The night before last I was watching an old episode of Doc Martin, a British series that Rolly and I really love, when I was struck by the apparent lack of self consciousness of one of the actors— Ian McNeice, who plays Bert Large, the plumber/restaurant owner. Bert is sitting in Doc’s office, on one of the chairs, in only a shirt and underpants— trousers apparently around his ankles. He is showing the doctor a mole on his upper inner thigh. The actor is a rotund fellow in every way, his belly, and even his thighs are very very fat and it is in a rather unflattering position that he, as Bert, is revealed to the viewing audience. The scene is scripted flawlessly. The middle-aged plumber, likely grown immune to the embarrassment of showing too much skin after years of inadvertent backside exposure, seems so totally lacking in body awareness that he continues his conversation pantless long after the mole is examined. Finally the Doc tells him abruptly and rather derisively to pull his pants back up. It instantly made me think that for the actor to reveal so much of himself, in order to be faithful to the creative work he was doing, took great sacrifice. Imagine being an actor so devoted to your craft that you would risk personal derision, or even ridicule of your person, in order to perform at your personal best. McNeice obviously believed enough in the integrity of his work to do the scene regardless of what anyone would think!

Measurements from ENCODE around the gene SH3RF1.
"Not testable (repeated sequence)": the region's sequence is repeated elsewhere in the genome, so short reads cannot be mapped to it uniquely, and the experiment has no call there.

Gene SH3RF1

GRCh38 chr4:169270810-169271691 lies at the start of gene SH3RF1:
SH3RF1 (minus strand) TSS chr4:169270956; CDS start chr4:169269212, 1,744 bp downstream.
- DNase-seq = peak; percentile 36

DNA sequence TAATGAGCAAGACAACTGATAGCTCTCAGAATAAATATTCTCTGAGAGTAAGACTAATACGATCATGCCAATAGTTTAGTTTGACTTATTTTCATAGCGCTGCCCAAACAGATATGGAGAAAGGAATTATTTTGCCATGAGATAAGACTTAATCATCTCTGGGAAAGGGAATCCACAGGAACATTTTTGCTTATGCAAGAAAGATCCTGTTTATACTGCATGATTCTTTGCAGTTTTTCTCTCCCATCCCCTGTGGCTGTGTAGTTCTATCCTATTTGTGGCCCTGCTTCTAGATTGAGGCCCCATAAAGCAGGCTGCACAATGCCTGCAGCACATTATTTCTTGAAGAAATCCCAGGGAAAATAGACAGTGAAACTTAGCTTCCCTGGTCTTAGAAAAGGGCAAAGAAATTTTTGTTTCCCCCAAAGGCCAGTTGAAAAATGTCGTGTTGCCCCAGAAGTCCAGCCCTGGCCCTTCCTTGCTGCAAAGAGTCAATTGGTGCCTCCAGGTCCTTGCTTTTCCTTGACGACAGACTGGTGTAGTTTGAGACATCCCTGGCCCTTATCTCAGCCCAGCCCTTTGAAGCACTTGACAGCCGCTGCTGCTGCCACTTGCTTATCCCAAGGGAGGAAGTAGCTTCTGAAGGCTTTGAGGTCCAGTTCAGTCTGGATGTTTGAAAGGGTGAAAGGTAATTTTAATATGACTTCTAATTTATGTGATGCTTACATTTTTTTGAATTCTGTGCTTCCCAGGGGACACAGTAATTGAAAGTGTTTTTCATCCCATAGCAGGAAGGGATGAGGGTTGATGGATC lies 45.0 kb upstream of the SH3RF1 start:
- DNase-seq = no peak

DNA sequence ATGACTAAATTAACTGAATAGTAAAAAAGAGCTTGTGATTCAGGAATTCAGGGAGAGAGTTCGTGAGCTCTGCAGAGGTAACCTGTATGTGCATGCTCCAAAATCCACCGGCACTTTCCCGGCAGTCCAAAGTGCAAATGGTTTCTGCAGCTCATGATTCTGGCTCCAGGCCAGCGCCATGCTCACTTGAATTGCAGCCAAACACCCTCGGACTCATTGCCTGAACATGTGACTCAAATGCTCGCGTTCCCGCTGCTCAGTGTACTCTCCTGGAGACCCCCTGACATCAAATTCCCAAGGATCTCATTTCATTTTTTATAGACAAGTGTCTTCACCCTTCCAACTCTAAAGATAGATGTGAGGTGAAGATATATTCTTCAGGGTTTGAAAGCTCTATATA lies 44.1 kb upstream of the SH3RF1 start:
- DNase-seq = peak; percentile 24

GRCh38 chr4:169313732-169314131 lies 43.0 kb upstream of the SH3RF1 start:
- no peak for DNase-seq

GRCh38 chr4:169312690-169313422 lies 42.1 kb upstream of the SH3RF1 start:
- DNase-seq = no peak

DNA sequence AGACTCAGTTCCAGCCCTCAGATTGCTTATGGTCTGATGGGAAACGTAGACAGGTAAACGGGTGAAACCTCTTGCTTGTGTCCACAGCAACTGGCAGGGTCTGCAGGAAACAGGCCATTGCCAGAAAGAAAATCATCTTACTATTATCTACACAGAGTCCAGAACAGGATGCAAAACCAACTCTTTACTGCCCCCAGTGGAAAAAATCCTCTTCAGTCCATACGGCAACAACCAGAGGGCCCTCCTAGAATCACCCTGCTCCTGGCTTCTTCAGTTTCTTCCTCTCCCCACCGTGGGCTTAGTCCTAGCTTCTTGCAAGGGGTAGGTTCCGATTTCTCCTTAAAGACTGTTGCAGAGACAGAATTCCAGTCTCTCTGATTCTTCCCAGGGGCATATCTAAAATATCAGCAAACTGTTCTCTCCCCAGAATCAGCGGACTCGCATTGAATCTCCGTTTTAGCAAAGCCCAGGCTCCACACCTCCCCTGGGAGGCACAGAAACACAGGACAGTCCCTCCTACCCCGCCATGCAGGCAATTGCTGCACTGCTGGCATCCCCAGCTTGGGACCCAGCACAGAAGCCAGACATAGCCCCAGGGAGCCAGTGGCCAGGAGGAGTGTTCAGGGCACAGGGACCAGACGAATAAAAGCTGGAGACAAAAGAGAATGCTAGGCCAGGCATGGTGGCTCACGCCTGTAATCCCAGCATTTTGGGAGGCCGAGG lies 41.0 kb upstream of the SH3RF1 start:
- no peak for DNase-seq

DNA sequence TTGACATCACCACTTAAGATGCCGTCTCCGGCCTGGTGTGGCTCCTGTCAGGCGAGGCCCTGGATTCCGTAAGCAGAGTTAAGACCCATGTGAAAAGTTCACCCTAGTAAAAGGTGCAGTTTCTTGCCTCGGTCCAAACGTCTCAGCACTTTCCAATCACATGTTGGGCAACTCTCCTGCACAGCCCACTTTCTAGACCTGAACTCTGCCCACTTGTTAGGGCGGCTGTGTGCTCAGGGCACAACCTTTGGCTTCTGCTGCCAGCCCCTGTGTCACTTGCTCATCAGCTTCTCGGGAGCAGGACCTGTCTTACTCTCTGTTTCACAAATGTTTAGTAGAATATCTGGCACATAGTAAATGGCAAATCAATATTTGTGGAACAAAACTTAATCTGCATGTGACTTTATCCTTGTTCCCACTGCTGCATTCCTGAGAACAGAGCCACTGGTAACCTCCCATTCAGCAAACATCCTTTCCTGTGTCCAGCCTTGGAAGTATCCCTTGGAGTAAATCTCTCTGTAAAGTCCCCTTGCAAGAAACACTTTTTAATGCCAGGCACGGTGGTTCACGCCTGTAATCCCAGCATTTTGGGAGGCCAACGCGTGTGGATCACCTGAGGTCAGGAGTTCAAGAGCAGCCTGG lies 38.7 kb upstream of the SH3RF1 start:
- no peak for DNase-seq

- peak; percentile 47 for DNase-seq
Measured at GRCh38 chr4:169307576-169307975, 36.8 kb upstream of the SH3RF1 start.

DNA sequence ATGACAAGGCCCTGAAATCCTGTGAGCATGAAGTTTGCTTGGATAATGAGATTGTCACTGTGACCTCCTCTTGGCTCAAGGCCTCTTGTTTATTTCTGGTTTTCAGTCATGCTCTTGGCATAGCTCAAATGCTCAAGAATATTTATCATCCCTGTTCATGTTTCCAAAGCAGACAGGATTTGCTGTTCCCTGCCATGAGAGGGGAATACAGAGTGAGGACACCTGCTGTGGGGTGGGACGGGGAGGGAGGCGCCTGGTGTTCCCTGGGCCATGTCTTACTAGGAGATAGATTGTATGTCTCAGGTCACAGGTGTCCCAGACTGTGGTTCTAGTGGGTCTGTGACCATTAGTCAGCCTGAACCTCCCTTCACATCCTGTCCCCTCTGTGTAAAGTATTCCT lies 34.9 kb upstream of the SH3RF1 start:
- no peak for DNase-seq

To be so self revealing in our creative endeavours is an anxiety causing thing. As a writer this is something that I am very much aware of. To write at my best I need to be real. To be real means to not hide myself or my flaws. If the barriers of unnecessary reservedness and self doubt have to be dropped then drop them I must, but believe you me, these drawers of mine will never be dropped for any amount of creative integrity! Those other drawers, the warped ones in my desk that are over-stuffed with all sorts of personal stuff? Well, that’s another story!